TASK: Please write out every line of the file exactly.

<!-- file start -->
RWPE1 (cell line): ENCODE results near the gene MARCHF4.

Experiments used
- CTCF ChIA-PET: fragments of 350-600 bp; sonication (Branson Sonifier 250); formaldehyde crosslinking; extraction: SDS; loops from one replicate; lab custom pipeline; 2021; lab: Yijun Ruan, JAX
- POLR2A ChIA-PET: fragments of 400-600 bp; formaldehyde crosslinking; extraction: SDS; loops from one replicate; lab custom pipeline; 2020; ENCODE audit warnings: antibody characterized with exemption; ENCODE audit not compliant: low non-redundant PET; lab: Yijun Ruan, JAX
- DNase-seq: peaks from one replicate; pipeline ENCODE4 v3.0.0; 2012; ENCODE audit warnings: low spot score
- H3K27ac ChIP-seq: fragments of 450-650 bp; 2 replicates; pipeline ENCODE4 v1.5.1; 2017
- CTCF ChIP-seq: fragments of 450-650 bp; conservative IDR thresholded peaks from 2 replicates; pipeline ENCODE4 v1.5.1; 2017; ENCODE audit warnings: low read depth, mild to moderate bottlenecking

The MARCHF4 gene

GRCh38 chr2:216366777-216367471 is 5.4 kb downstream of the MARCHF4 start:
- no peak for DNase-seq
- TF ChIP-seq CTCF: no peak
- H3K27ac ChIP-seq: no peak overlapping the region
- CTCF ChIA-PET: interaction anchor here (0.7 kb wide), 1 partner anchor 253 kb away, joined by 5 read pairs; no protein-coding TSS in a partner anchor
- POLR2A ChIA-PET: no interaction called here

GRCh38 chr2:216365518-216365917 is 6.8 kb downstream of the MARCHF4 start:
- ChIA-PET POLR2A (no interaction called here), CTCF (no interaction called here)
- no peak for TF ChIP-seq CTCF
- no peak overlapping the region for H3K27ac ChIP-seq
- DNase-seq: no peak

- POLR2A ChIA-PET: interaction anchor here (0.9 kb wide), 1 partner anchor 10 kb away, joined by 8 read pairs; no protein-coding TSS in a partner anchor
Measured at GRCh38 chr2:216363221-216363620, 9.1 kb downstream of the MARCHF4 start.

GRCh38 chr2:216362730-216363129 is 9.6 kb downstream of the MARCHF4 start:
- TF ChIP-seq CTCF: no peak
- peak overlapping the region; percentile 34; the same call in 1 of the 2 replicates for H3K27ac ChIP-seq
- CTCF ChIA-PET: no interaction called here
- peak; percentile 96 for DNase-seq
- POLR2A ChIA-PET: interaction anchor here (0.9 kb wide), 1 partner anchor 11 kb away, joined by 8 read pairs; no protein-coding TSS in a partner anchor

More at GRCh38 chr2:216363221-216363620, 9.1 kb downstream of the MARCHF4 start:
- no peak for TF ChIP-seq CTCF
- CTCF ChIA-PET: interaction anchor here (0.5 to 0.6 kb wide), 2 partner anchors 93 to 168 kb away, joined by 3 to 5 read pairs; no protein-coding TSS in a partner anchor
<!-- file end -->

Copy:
RWPE1 (cell line): ENCODE results near the gene MARCHF4.

Experiments used
- CTCF ChIA-PET: fragments of 350-600 bp; sonication (Branson Sonifier 250); formaldehyde crosslinking; extraction: SDS; loops from one replicate; lab custom pipeline; 2021; lab: Yijun Ruan, JAX
- POLR2A ChIA-PET: fragments of 400-600 bp; formaldehyde crosslinking; extraction: SDS; loops from one replicate; lab custom pipeline; 2020; ENCODE audit warnings: antibody characterized with exemption; ENCODE audit not compliant: low non-redundant PET; lab: Yijun Ruan, JAX
- DNase-seq: peaks from one replicate; pipeline ENCODE4 v3.0.0; 2012; ENCODE audit warnings: low spot score
- H3K27ac ChIP-seq: fragments of 450-650 bp; 2 replicates; pipeline ENCODE4 v1.5.1; 2017
- CTCF ChIP-seq: fragments of 450-650 bp; conservative IDR thresholded peaks from 2 replicates; pipeline ENCODE4 v1.5.1; 2017; ENCODE audit warnings: low read depth, mild to moderate bottlenecking

The MARCHF4 gene

GRCh38 chr2:216366777-216367471 is 5.4 kb downstream of the MARCHF4 start:
- no peak for DNase-seq
- TF ChIP-seq CTCF: no peak
- H3K27ac ChIP-seq: no peak overlapping the region
- CTCF ChIA-PET: interaction anchor here (0.7 kb wide), 1 partner anchor 253 kb away, joined by 5 read pairs; no protein-coding TSS in a partner anchor
- POLR2A ChIA-PET: no interaction called here

GRCh38 chr2:216365518-216365917 is 6.8 kb downstream of the MARCHF4 start:
- ChIA-PET POLR2A (no interaction called here), CTCF (no interaction called here)
- no peak for TF ChIP-seq CTCF
- no peak overlapping the region for H3K27ac ChIP-seq
- DNase-seq: no peak

- POLR2A ChIA-PET: interaction anchor here (0.9 kb wide), 1 partner anchor 10 kb away, joined by 8 read pairs; no protein-coding TSS in a partner anchor
Measured at GRCh38 chr2:216363221-216363620, 9.1 kb downstream of the MARCHF4 start.

GRCh38 chr2:216362730-216363129 is 9.6 kb downstream of the MARCHF4 start:
- TF ChIP-seq CTCF: no peak
- peak overlapping the region; percentile 34; the same call in 1 of the 2 replicates for H3K27ac ChIP-seq
- CTCF ChIA-PET: no interaction called here
- peak; percentile 96 for DNase-seq
- POLR2A ChIA-PET: interaction anchor here (0.9 kb wide), 1 partner anchor 11 kb away, joined by 8 read pairs; no protein-coding TSS in a partner anchor

More at GRCh38 chr2:216363221-216363620, 9.1 kb downstream of the MARCHF4 start:
- no peak for TF ChIP-seq CTCF
- CTCF ChIA-PET: interaction anchor here (0.5 to 0.6 kb wide), 2 partner anchors 93 to 168 kb away, joined by 3 to 5 read pairs; no protein-coding TSS in a partner anchor